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Addicted to Telemann

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Telemann, Voyageur virtuose (trio sonatas), Amarillis
(released April 24, 2007)
Continuing the Ionarts 2007 Telemann kick, this new disc of Telemann trio sonatas, called Voyageur virtuose, has become addictive listening. Héloïse Gaillard, director of the Amarillis ensemble, has brought together four trio sonatas from the composer's last published volume of chamber music (Essercizii Musici, 1740). Written for performers of all stripes, public and private, these sonatas are models of economy. Movements rarely last more than three minutes and often have run their course in under two minutes, enough to establish the desired affect and draw a conclusion.

These are mostly sonatas dominated by a wind instrument, both recorder and Baroque oboe, the former with greater beauty than the latter, played with technical ferocity and lyric fluidity by Héloïse Gaillard. The sound, captured in a hall of the Château de Juigné-sur-Sarthe, is clean, active, and warm. Amarillis did a residency there last year, a lovely location I know from having walked through Sablé-sur-Sarthe on the way to visits at the Abbey of St.-Pierre in Solesmes.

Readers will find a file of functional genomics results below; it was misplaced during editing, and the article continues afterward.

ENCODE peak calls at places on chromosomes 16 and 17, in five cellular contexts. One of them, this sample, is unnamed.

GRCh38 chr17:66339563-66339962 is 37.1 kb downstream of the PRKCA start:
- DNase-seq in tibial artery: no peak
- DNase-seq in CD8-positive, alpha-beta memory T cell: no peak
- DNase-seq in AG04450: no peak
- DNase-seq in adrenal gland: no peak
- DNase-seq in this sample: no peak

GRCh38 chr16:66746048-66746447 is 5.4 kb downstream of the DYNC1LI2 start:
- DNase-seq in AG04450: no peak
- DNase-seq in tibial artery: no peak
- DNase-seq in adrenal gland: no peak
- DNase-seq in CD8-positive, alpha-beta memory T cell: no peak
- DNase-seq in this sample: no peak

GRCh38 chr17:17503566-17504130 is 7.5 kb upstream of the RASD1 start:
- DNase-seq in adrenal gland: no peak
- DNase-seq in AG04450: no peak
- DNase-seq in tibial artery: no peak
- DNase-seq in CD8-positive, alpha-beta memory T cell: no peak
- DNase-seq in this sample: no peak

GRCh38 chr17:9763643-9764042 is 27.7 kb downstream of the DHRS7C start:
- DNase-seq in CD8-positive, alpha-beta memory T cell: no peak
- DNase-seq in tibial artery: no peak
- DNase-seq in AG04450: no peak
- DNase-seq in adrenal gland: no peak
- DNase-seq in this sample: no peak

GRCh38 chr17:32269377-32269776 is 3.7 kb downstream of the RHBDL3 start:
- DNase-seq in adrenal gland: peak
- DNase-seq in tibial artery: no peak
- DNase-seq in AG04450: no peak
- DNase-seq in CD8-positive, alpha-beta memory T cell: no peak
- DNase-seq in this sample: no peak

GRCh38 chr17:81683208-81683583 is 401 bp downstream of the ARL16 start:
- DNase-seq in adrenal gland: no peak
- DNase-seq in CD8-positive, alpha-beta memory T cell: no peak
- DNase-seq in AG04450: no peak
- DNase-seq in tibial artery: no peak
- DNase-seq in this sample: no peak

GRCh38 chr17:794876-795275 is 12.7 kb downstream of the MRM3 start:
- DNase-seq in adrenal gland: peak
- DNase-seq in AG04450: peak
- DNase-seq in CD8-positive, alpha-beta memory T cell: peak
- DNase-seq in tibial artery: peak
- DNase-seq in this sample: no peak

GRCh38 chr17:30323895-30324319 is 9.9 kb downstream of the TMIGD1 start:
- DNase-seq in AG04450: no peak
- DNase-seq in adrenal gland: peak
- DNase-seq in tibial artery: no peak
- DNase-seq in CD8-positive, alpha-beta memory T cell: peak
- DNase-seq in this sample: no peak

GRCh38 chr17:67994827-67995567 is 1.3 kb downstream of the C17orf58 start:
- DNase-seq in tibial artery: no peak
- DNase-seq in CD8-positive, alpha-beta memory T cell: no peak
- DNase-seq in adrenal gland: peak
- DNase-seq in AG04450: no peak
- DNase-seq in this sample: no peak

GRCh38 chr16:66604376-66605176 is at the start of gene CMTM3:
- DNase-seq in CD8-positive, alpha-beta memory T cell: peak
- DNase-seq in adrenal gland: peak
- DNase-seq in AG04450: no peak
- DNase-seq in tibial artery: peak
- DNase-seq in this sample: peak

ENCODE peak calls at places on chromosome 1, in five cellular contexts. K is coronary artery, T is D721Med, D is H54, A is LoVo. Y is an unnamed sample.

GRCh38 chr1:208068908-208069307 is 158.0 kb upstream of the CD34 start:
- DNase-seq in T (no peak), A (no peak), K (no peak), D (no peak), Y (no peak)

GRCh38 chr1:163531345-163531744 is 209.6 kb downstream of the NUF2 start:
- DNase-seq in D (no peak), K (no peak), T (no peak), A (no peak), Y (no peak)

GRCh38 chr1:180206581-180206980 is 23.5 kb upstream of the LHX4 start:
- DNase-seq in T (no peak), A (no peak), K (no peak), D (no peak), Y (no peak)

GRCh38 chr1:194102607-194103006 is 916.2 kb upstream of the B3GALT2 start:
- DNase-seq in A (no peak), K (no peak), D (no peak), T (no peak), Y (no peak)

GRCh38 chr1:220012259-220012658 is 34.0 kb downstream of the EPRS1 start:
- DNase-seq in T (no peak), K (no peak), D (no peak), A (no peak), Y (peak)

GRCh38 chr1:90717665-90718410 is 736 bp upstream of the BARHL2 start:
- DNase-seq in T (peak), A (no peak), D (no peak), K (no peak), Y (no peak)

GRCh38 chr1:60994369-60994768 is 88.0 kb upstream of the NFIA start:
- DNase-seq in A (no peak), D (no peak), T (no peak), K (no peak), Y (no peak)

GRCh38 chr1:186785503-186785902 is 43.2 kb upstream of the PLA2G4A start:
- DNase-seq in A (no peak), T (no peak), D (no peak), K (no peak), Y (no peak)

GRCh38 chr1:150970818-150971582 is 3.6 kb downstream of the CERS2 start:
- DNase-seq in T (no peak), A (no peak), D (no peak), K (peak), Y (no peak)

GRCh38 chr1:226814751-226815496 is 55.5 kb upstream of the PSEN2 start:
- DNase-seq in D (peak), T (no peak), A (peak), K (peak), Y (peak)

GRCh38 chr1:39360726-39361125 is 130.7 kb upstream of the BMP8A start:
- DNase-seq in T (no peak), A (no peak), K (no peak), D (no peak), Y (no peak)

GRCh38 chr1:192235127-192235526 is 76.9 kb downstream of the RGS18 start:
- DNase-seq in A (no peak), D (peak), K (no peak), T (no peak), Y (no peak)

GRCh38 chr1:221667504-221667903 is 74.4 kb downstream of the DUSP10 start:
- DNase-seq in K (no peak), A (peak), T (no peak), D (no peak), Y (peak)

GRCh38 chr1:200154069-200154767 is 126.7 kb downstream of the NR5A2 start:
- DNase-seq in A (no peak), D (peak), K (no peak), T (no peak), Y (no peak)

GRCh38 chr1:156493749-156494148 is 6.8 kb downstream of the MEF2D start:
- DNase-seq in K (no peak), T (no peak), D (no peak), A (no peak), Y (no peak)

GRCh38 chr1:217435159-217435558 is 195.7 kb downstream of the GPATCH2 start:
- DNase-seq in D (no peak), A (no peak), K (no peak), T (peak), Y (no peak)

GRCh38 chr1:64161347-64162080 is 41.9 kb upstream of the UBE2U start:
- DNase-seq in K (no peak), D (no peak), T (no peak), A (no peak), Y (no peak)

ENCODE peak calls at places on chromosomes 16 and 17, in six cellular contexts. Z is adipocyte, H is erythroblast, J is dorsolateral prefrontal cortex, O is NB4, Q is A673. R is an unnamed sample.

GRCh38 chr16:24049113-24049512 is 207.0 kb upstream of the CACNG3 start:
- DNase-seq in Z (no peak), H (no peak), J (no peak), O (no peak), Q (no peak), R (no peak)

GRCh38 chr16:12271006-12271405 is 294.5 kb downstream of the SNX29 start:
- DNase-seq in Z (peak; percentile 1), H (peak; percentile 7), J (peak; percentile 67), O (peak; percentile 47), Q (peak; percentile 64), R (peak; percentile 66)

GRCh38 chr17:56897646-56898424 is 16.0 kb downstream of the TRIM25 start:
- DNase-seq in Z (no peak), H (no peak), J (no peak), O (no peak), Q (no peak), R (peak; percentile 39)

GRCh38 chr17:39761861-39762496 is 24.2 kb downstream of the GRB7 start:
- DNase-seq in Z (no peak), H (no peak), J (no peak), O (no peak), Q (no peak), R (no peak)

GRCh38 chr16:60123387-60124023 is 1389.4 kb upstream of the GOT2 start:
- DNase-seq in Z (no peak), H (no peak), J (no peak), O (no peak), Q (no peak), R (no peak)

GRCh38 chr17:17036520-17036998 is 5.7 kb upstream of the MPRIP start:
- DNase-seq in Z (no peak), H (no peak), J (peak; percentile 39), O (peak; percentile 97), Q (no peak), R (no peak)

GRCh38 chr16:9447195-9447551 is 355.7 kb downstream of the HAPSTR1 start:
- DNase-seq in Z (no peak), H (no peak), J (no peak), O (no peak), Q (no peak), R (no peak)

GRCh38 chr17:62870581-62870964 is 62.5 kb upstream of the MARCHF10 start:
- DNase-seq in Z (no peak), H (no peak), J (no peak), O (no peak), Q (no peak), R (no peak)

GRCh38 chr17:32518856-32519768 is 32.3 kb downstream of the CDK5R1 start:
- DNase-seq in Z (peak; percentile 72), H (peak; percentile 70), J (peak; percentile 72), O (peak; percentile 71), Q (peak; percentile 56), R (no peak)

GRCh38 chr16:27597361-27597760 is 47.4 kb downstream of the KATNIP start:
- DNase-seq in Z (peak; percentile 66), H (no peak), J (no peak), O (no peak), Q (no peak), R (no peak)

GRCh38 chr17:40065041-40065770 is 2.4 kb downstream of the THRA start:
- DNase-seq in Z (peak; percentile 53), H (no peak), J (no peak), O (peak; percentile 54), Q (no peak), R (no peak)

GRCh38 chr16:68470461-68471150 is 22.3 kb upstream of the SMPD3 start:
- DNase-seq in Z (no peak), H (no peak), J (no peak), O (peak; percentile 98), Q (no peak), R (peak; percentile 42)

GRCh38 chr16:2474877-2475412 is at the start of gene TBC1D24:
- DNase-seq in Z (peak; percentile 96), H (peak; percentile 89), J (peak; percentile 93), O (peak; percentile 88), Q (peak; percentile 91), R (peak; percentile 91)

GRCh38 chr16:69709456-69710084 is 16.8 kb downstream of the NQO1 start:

Each half of the CD begins with a sonata outside the collection. The opening D minor sonata has the recorder as lead instrument, with violin on the more supporting second part. The piece, which gripped my ears and has not let go, has only one slow movement, a suave rendition with cello and theorbo on the continuo line. The group brings considerable energy, with abandon sometimes overshadowing technical perfection, to the two Allegros and one Presto. The repeated notes that abound in the continuo line are realized with the maximum of rhythmic and percussive clanging from harpsichord and the strings, even guitar-like effects on the theorbo. It's a rockin' 1:48.

Naïve Ambroisie AM 112

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